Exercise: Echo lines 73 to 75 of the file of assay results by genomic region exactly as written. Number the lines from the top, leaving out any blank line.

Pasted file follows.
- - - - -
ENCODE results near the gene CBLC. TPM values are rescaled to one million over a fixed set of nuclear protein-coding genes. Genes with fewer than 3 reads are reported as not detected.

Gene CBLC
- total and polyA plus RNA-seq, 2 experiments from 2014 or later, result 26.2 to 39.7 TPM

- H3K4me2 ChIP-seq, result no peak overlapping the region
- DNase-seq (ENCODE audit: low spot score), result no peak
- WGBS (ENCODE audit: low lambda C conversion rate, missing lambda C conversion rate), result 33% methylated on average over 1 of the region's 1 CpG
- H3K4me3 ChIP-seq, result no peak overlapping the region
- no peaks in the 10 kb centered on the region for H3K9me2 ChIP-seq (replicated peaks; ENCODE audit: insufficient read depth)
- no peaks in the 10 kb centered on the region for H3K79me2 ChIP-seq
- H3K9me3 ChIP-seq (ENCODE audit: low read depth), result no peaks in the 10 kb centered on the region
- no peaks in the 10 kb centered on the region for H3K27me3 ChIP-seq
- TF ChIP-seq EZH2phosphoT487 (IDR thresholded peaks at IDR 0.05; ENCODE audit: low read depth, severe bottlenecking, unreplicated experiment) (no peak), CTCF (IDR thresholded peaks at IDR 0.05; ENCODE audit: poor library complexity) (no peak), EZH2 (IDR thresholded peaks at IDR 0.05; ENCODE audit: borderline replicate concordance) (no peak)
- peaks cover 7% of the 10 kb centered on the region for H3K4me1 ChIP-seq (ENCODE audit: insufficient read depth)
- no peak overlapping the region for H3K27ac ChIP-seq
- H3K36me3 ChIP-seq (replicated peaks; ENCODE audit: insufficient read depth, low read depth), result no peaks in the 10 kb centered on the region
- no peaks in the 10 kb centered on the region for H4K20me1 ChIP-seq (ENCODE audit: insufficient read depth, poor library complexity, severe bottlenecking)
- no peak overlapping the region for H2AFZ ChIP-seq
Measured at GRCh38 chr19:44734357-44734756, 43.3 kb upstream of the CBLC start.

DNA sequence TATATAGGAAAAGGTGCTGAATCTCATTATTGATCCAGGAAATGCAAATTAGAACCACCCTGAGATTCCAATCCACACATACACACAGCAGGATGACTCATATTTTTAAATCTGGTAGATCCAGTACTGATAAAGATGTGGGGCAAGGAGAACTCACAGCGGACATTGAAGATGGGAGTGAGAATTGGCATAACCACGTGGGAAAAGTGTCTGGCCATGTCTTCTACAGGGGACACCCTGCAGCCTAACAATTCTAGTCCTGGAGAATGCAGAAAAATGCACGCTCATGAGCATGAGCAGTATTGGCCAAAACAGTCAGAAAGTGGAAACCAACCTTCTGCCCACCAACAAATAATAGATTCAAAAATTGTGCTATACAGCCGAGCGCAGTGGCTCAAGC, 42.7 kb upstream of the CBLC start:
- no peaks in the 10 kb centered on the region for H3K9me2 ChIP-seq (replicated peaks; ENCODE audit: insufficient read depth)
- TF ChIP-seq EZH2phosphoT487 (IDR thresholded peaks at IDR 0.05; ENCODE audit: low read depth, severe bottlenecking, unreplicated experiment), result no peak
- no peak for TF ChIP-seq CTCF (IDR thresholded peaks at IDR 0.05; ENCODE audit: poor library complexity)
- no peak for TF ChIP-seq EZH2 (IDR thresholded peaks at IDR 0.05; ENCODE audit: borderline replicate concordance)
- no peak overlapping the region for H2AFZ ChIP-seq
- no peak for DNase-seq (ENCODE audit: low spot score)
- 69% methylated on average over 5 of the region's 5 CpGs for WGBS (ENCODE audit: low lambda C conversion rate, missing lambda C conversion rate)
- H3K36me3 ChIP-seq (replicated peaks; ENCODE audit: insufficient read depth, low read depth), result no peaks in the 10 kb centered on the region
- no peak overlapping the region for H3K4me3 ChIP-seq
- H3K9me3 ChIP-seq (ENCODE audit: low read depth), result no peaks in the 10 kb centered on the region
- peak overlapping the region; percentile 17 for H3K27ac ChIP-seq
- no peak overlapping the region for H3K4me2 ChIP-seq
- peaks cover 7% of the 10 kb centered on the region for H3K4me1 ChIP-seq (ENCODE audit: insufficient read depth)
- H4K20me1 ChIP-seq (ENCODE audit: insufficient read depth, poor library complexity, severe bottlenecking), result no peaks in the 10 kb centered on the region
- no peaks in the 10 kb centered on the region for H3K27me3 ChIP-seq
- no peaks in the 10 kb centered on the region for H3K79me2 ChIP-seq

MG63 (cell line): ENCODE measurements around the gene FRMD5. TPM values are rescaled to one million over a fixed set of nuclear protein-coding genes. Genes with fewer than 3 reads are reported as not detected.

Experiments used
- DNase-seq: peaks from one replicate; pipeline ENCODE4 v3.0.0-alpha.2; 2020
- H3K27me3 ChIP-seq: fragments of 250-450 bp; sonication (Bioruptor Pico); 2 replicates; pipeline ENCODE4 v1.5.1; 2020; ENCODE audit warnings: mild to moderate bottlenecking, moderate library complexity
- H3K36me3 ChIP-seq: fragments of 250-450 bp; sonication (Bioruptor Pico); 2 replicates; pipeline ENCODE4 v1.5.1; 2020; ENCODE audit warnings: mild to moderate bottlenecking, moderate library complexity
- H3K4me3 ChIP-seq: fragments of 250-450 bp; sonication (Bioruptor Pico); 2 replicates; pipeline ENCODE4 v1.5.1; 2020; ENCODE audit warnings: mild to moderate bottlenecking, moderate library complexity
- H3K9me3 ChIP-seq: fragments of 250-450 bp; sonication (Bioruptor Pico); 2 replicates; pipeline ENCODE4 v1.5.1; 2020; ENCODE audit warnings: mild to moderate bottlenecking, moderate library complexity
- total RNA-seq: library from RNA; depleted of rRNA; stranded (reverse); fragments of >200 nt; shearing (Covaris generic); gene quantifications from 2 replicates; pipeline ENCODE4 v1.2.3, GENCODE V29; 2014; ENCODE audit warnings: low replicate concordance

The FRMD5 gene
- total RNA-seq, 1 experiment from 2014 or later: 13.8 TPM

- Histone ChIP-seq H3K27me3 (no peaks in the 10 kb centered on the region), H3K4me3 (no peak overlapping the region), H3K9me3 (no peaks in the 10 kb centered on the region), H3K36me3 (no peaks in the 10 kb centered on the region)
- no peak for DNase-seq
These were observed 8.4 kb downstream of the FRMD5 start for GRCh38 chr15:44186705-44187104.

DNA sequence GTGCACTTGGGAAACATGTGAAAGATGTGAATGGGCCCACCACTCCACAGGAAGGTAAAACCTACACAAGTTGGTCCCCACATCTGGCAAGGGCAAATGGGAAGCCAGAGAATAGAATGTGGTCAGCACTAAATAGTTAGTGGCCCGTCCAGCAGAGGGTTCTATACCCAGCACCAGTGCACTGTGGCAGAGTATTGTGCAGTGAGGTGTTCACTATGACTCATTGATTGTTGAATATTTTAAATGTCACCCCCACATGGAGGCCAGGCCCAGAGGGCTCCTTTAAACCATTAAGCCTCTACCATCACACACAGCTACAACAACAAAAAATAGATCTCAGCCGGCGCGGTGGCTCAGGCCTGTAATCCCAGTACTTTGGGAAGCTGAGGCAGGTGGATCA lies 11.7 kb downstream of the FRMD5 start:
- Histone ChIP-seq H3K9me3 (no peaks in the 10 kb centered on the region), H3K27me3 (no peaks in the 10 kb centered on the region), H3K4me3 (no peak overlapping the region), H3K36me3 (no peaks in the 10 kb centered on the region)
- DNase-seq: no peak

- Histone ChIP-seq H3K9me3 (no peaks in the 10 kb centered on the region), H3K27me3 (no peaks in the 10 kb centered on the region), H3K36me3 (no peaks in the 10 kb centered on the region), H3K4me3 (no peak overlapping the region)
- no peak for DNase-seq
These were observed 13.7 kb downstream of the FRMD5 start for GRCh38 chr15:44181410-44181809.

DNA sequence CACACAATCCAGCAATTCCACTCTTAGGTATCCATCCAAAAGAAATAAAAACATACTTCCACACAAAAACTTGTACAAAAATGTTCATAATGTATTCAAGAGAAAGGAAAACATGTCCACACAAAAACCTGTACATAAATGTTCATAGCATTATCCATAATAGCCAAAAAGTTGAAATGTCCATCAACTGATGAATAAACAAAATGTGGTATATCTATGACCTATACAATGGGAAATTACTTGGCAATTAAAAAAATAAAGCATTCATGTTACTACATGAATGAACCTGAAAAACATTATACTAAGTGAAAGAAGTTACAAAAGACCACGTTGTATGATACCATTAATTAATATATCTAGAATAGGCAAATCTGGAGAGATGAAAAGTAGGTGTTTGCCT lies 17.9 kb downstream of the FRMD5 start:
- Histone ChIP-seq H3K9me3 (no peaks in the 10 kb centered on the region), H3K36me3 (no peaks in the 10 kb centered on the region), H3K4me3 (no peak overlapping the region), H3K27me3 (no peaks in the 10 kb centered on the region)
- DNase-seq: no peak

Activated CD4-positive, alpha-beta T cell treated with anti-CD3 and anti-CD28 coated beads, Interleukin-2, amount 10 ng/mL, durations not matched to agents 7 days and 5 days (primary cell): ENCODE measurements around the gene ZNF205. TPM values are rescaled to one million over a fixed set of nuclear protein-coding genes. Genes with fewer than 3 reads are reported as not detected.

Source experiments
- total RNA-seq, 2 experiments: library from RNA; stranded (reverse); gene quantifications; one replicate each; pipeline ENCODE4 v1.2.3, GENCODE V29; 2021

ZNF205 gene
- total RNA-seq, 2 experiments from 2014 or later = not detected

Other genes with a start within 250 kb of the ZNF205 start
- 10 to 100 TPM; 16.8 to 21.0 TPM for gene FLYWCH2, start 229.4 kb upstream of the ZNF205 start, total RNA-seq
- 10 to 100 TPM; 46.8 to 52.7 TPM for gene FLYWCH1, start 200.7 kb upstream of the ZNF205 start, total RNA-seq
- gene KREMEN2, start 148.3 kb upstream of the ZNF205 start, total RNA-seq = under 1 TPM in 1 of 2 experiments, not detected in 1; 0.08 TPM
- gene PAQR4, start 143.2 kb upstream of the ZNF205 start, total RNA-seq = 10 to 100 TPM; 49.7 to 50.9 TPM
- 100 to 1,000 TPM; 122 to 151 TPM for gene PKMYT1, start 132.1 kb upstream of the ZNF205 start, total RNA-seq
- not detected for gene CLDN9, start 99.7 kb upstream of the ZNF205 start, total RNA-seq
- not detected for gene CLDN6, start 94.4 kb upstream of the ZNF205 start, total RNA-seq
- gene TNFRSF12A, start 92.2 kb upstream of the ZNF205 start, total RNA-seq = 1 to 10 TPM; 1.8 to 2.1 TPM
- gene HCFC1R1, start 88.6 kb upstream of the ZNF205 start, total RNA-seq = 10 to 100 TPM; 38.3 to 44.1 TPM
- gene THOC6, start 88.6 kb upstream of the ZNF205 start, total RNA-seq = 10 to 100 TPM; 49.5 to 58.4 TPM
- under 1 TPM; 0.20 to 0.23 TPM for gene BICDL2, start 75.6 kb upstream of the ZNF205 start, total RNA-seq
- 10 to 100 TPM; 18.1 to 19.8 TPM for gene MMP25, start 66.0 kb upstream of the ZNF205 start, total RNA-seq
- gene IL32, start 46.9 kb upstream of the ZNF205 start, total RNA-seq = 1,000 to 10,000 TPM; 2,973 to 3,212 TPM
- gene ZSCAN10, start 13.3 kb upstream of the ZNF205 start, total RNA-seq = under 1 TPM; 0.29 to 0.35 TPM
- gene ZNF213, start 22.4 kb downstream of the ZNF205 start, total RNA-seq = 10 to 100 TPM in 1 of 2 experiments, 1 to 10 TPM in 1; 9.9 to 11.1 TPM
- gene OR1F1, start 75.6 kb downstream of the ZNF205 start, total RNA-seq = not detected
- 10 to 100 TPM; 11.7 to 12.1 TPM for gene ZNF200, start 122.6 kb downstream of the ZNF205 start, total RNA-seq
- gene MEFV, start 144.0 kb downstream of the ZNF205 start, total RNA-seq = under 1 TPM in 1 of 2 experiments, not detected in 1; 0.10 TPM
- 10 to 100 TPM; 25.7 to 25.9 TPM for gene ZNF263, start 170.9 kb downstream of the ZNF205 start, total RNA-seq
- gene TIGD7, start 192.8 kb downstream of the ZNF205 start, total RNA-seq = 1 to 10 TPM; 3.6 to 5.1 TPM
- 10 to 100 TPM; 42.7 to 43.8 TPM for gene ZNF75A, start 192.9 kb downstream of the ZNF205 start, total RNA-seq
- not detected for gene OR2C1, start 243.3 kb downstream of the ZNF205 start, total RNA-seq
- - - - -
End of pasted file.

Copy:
- gene THOC6, start 88.6 kb upstream of the ZNF205 start, total RNA-seq = 10 to 100 TPM; 49.5 to 58.4 TPM
- under 1 TPM; 0.20 to 0.23 TPM for gene BICDL2, start 75.6 kb upstream of the ZNF205 start, total RNA-seq
- 10 to 100 TPM; 18.1 to 19.8 TPM for gene MMP25, start 66.0 kb upstream of the ZNF205 start, total RNA-seq